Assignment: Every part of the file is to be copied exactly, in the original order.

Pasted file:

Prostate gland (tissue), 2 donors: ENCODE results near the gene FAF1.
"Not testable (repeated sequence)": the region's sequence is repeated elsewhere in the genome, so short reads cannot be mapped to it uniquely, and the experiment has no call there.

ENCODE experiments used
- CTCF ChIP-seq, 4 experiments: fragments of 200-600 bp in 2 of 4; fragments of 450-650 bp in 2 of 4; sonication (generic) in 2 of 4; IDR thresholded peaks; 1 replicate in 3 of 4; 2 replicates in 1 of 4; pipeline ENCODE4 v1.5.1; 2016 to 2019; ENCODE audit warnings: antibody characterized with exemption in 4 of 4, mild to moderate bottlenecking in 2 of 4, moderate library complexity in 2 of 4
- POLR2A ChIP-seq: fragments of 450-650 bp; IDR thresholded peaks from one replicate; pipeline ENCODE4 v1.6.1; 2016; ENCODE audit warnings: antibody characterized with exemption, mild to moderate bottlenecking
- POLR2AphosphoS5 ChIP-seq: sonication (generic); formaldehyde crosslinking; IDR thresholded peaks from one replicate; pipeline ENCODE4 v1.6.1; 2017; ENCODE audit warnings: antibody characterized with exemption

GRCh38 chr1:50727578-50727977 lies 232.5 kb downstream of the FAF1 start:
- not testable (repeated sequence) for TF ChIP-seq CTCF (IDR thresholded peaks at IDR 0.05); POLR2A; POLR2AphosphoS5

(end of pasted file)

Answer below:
Prostate gland (tissue), 2 donors: ENCODE results near the gene FAF1.
"Not testable (repeated sequence)": the region's sequence is repeated elsewhere in the genome, so short reads cannot be mapped to it uniquely, and the experiment has no call there.

ENCODE experiments used
- CTCF ChIP-seq, 4 experiments: fragments of 200-600 bp in 2 of 4; fragments of 450-650 bp in 2 of 4; sonication (generic) in 2 of 4; IDR thresholded peaks; 1 replicate in 3 of 4; 2 replicates in 1 of 4; pipeline ENCODE4 v1.5.1; 2016 to 2019; ENCODE audit warnings: antibody characterized with exemption in 4 of 4, mild to moderate bottlenecking in 2 of 4, moderate library complexity in 2 of 4
- POLR2A ChIP-seq: fragments of 450-650 bp; IDR thresholded peaks from one replicate; pipeline ENCODE4 v1.6.1; 2016; ENCODE audit warnings: antibody characterized with exemption, mild to moderate bottlenecking
- POLR2AphosphoS5 ChIP-seq: sonication (generic); formaldehyde crosslinking; IDR thresholded peaks from one replicate; pipeline ENCODE4 v1.6.1; 2017; ENCODE audit warnings: antibody characterized with exemption

GRCh38 chr1:50727578-50727977 lies 232.5 kb downstream of the FAF1 start:
- not testable (repeated sequence) for TF ChIP-seq CTCF (IDR thresholded peaks at IDR 0.05); POLR2A; POLR2AphosphoS5